Before high-pilèd books, in charactery,

   Hold like rich garners the full ripened grain;

When I behold, upon the night’s starred face,

   Huge cloudy symbols of a high romance,

And think that I may never live to trace

   Their shadows with the magic hand of chance;

And when I feel, fair creature of an hour,

   That I shall never look upon thee more,

Never have relish in the faery power

   Of unreflecting love—then on the shore

Of the wide world I stand alone, and think

Till love and fame to nothingness do sink.

The Therapeutic Effects of Telling Our Stories

For over five years now since my de novo diagnosis, writing continues to provide a positive forum for my metastatic cancer experience. Essays and poetry as well as my blog are all unlimited in so far as opportunities for my creativity and outlets for my emotional ups and downs. Friendships develop through these forums – blogs, Twitter, dare I say Facebook closed groups, podcasts, and even in the comments sections of our writing platforms of choice.

Therapy happens in a number of ways: for ourselves as we express our feelings and thoughts; for others who need to find connections to people who are in similar circumstances; and for our friends, loved ones, partners, children, and our communities to understand us better or to revisit us after we’ve died.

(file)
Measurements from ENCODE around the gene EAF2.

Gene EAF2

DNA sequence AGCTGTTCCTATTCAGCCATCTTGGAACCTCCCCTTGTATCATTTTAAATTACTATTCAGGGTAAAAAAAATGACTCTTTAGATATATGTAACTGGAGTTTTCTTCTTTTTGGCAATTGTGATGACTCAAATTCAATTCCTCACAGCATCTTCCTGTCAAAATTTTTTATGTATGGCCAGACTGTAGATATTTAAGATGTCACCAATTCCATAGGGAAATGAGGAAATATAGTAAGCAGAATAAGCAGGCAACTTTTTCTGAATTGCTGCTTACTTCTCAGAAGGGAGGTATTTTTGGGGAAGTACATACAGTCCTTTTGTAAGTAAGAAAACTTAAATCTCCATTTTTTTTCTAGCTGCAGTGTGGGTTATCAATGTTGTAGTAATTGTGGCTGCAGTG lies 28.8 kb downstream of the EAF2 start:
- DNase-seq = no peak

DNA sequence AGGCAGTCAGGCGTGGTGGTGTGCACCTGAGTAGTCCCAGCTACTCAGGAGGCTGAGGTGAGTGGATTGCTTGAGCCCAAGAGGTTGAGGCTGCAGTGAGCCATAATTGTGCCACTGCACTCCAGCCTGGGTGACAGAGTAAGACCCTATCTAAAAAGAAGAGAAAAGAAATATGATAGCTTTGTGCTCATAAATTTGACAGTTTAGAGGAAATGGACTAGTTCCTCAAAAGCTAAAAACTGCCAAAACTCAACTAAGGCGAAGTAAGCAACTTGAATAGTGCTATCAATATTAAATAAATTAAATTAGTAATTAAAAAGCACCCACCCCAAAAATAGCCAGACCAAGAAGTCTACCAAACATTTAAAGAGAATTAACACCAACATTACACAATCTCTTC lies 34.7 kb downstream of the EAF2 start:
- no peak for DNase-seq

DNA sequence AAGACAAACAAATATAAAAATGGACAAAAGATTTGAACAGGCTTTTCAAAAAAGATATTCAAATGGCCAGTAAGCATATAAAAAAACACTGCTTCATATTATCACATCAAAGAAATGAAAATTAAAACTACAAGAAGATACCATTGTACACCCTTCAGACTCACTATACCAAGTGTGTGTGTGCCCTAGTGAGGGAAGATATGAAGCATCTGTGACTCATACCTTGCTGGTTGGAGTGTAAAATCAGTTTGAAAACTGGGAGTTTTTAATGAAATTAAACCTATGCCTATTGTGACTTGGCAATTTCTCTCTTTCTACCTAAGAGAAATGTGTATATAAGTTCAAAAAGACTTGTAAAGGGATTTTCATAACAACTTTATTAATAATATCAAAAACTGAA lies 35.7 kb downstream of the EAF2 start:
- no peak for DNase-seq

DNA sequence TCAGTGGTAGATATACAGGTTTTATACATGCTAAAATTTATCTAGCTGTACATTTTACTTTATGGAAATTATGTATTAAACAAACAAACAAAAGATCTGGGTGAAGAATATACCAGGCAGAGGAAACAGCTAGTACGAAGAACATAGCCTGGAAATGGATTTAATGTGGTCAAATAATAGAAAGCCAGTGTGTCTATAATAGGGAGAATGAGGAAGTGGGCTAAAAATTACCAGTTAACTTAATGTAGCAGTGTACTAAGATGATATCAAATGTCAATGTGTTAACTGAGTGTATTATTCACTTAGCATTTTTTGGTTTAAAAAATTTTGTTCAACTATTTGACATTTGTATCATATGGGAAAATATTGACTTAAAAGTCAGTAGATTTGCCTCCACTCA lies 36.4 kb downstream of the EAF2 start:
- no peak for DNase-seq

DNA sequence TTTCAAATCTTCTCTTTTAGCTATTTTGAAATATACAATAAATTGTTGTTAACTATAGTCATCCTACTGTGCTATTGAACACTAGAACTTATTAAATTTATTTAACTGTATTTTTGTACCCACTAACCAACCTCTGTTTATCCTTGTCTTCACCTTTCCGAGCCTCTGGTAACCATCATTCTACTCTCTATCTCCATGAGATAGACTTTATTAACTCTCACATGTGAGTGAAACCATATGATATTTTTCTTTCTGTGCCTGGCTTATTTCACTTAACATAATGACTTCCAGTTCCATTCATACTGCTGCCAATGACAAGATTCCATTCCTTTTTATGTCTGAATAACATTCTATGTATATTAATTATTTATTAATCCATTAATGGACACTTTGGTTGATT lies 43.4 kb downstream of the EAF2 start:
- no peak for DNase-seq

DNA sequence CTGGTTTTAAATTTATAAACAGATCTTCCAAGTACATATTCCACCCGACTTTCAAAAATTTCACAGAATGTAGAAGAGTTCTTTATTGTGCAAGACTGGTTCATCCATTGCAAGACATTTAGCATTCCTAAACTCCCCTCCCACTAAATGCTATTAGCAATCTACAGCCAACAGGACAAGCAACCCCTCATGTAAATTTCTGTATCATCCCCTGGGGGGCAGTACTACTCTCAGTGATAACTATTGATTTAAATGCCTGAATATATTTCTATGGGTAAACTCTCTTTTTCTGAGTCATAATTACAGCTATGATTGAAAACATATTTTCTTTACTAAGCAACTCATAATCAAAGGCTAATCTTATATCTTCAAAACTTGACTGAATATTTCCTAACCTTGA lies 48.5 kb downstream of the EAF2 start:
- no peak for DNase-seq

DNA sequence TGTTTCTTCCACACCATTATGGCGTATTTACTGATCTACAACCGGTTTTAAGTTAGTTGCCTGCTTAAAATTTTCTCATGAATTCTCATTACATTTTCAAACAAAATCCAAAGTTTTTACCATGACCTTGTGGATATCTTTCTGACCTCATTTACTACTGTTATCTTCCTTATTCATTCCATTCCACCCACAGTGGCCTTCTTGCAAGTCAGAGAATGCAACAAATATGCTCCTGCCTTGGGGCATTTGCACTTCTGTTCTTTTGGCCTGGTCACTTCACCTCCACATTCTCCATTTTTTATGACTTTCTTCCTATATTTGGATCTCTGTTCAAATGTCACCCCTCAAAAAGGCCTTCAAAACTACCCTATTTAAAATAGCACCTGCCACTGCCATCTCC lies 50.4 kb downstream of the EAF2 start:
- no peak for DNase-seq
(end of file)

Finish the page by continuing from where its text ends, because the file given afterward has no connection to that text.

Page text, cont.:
Do you connect through any of these forums?

How do you interact especially during isolating times like the one we are experiencing now?

How do you express yourself when there’s few people to talk to?

Healing happens when we reflect on the life we lead, how we got here, and for us with metastatic cancer, our lives in the short term. There’s always time to change: in a minute the course of your life can change forever. Simply consider the diagnosis itself.